“Keep advertising and advertising will keep you.”
Tommy Dewar said this in the early 1900’s, and it’s a statement still valid today. Tommy was a true advertising pioneer.
Long before the likes of social media, telephones or commercial airlines, he transformed a Scottish whisky into one of the first global brands. His charm, natural entrepreneurial spirit, drive and pioneering marketing initiatives makes him my industry hero.
Tommy began his journey with a lot of challenges, in what was a competitive market. He left Scotland at the age of 21 and headed to London to drive sales, with the names of two potential contacts.
Unfortunately, he discovered one was dead, and the other was bankrupt. Instead of heading home, he remained in London for two years working on building a network, winning contracts and spreading the word of Dewar’s whisky.
This display of resilience and drive is often a catalyst for any successful brand.
Some of his techniques really portrayed the audacious nature of his character. At key establishments that didn’t sell Dewar’s, he would go in and continuously ask for Dewar’s, then pay people to do the same.
Two days later, he would send a sales person in and the orders came flooding in.
The brand’s success came from Tommy’s desire to build Dewar’s on a global scale. In 1892, he embarked on a two-year world tour, visiting every continent. When he returned he had Dewar’s in 26 different countries, and most significantly an office in New York.
As an avid writer, his travel journals were published in a book, ‘A Ramble Round the Globe. I think it’s a good example of how exploring the marketplace beyond your home turf is a must. It really inspired me to look beyond my comfort zone, and network globally.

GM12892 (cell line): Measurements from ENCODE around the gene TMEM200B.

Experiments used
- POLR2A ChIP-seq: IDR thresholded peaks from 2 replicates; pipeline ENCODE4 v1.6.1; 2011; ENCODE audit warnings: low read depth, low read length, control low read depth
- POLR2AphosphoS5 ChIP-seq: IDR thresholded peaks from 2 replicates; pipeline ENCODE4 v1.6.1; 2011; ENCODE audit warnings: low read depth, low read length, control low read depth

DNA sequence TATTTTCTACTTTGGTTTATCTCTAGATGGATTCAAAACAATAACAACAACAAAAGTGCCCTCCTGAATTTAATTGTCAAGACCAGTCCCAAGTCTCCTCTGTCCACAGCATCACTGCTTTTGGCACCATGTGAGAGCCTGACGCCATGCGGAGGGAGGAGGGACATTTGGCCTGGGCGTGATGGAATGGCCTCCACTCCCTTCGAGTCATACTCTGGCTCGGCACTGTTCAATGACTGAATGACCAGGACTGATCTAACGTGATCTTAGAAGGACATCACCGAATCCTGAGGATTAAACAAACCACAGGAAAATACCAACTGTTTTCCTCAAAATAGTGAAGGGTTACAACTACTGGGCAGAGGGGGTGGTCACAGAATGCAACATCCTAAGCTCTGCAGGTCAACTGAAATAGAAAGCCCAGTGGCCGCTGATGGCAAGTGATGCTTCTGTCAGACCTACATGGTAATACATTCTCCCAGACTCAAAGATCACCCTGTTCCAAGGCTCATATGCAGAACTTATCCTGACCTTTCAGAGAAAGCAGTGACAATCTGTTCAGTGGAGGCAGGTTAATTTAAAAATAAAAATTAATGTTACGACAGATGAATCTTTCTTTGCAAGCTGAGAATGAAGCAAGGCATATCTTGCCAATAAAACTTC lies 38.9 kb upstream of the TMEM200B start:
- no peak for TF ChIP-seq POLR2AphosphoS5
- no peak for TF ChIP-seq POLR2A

After a lot of hard work, by 1890 they were the market leaders in London. He cemented this dominance in 1911 by commissioning a bold advertisement on the old Shot Tower near Waterloo Bridge.
Using 1,400 coloured light bulbs, six miles of electric cable and a programmed circuit, it featured an image of a Scotsman in a kilt, who continuously poured and consumed a glass of Dewars, while his kilt appeared to sway in the breeze. The advert was 68 feet high and was said to be the largest mechanical sign in Europe.
Tommy was a disruptive marketer, always thinking outside the box. He worked closely with illustrator Geoffrey Squire on mainly aspirational lifestyle scenes for print campaigns.
However it was the ‘Whisky of his Forefathers’ campaign that was the most influential for Dewar’s. Initially a print advert; the illustration showed a man drinking a whisky and the ghosts of his forefathers jumping out paintings from the wall, trying to grab a glass. He went the extra mile, and wanted to transform this into a moving image and In 1898 he commissioned the Edison company in New York to project what is the first motion picture advert ever, arguably Tommy’s greatest achievement.
One of my favourites was a tyre (for the delivery carts), that imprinted ‘Dewars’ onto the ground as it passed. Another was, as he travelled, he made up messages in a bottle, gifting to anyone who found them, a free case of Dewar’s whisky.
Tommy Dewar was a man who was constantly living the brand, exploiting any opportunity to build awareness. He had drive and resilience, was a global networker, and a pioneer in advertising – always thinking of new ideas.
Michael Ahmadzadeh is executive producer at El Films. He is based in Singapore
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